Evaluate Your Food Intake

Nutrition, Labeling, and PackagingWhat should we do to stay healthy?

Recommendations for nutrient intakes have been developed by the Food and Nutrition Board of the National Academy of Sciences National Research Council. The Recommended Dietary Allowances (RDA) are standards believed to be adequate to meet the nutrient needs of most healthy people. The RDA are established for age and sex groups.

The U.S. Department of Agriculture (USDA) and the U.S. Department of Health and Human Services (DHHS) have developed the "Dietary Guidelines for Americans" which recommend we:

- Eat a variety of foods.

- Maintain a healthy weight.

- Choose a diet low in fat, saturated fat and cholesterol.

- Use sugars only in moderation.

- Use salt and sodium only in moderation.

- As adults, if we choose to drink alcoholic beverages, we should do so in moderation.

- These recommendations have been made for Americans older than two years of age. It is believed that by following these suggestions, Americans could reduce their risk for obesity (overweight), hypertension (high blood pressure), stroke, heart disease, the most common form of diabetes, certain forms of cancer, and alcoholism.

 

What is a "healthy" diet?

"Food guides" are designed to help us learn the types and amounts of foods we need to eat every day for adequate nutrition. These guidelines divide foods into different groups based on the amounts of nutrients the foods contain.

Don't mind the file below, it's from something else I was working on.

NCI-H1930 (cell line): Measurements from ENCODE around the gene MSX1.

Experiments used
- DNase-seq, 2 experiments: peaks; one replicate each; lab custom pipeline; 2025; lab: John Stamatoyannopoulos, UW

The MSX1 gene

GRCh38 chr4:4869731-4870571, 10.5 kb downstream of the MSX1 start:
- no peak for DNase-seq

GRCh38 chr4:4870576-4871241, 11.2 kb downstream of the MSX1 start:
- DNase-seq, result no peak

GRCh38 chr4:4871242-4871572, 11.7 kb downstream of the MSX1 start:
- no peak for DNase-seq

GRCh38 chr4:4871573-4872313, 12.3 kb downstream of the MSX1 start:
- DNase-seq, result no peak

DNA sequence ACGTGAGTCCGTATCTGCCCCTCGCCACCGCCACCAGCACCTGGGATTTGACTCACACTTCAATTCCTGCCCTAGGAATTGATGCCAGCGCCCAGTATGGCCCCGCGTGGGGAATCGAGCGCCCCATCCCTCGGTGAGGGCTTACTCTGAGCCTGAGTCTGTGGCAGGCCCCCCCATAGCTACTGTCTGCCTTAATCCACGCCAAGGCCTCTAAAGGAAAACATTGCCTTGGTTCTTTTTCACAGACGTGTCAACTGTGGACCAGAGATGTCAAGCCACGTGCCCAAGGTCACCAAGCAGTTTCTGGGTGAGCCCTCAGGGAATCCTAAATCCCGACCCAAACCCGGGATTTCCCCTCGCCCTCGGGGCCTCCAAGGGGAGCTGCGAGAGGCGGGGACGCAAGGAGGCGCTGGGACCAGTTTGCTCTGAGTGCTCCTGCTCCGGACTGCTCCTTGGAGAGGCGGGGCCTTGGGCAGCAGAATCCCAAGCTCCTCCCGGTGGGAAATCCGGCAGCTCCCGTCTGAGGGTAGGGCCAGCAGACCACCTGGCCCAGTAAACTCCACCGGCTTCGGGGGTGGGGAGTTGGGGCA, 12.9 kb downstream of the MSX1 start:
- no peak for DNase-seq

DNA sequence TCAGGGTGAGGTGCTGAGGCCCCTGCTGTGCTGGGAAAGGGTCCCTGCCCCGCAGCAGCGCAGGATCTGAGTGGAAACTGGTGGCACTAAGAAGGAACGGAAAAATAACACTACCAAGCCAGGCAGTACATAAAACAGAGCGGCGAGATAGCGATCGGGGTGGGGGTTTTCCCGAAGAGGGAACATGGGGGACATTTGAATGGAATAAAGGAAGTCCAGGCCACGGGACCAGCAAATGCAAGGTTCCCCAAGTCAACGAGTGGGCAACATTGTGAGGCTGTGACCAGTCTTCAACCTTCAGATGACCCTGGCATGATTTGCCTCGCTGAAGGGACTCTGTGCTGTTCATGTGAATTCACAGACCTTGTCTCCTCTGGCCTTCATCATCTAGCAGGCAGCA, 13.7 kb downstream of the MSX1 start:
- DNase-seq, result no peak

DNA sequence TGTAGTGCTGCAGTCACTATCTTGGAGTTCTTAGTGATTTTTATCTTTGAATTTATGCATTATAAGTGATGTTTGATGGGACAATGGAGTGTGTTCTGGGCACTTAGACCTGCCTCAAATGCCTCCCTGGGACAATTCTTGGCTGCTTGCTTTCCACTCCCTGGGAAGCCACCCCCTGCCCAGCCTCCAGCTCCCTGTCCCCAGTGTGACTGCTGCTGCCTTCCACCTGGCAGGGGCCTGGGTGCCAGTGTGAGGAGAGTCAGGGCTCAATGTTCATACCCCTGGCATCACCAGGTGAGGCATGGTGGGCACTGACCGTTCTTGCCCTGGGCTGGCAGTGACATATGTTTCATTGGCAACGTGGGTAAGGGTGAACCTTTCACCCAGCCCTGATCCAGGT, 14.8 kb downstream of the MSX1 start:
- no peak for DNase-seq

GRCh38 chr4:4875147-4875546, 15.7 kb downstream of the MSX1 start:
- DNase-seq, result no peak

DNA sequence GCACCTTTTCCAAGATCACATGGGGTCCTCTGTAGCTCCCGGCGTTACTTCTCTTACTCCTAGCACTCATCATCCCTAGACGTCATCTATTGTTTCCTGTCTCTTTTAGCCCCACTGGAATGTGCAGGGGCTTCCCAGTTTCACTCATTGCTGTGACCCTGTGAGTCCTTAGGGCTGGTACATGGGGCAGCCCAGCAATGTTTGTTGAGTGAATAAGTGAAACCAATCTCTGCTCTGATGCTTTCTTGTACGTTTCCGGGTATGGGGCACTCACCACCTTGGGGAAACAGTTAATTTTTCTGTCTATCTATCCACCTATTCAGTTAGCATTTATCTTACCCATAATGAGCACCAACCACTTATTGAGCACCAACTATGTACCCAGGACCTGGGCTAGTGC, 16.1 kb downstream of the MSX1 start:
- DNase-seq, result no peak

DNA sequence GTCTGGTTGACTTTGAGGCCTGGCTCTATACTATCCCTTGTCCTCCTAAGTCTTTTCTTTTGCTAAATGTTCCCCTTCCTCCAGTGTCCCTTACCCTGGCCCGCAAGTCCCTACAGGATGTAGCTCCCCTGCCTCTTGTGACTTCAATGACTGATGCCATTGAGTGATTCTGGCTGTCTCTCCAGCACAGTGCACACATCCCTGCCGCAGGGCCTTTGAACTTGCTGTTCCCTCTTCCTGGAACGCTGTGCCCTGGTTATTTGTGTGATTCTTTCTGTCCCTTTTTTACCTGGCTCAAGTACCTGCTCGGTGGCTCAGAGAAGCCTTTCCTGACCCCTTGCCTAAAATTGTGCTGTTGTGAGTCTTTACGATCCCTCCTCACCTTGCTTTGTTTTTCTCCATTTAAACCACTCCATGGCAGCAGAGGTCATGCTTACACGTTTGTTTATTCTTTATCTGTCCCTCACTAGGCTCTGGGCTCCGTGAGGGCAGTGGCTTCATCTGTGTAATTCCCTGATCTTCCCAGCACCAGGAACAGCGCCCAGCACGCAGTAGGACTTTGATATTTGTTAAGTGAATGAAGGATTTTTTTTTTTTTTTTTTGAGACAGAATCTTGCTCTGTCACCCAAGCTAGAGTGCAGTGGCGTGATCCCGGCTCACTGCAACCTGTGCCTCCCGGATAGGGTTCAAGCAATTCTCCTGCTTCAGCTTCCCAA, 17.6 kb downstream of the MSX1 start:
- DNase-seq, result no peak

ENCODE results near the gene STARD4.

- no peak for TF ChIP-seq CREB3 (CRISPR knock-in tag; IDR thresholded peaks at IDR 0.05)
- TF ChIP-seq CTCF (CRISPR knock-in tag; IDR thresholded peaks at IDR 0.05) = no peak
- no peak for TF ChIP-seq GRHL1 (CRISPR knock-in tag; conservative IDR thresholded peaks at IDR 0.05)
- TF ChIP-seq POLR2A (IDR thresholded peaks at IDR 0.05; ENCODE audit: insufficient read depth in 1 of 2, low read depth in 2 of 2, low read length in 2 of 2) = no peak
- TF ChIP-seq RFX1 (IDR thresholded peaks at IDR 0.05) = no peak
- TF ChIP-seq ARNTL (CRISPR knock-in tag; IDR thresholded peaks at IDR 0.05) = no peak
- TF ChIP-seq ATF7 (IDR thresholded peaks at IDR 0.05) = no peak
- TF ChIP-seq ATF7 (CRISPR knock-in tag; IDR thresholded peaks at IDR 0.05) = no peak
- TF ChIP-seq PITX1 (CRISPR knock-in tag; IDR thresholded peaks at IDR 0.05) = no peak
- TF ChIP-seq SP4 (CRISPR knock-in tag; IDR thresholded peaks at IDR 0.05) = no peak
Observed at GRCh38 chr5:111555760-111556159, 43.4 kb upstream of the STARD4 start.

Other guidelines, based on the recommendations in the "Dietary Guidelines for Americans," have been developed to help people choose a healthy diet.

In 1992 the U.S. Department of Agriculture released the "Food Guide Pyramid" to replace the "Basic Four Food Groups." The leaflet entitled, "The Food Guide Pyramid: Beyond the Basic 4," also is available in the reference library.

There is a national nutrition education campaign, co-sponsored by the National Cancer Institute (NCI) and the Produce for Better Health Foundation (PBH), to encourage Americans to eat at least five servings of fruits and vegetables daily. The "5 a Day" health promotion was developed in 1988 by the California Department of Health Services. The "Eat More Fruits & Vegetables" leaflet explains the "5 a Day" plan and is available in the reference library.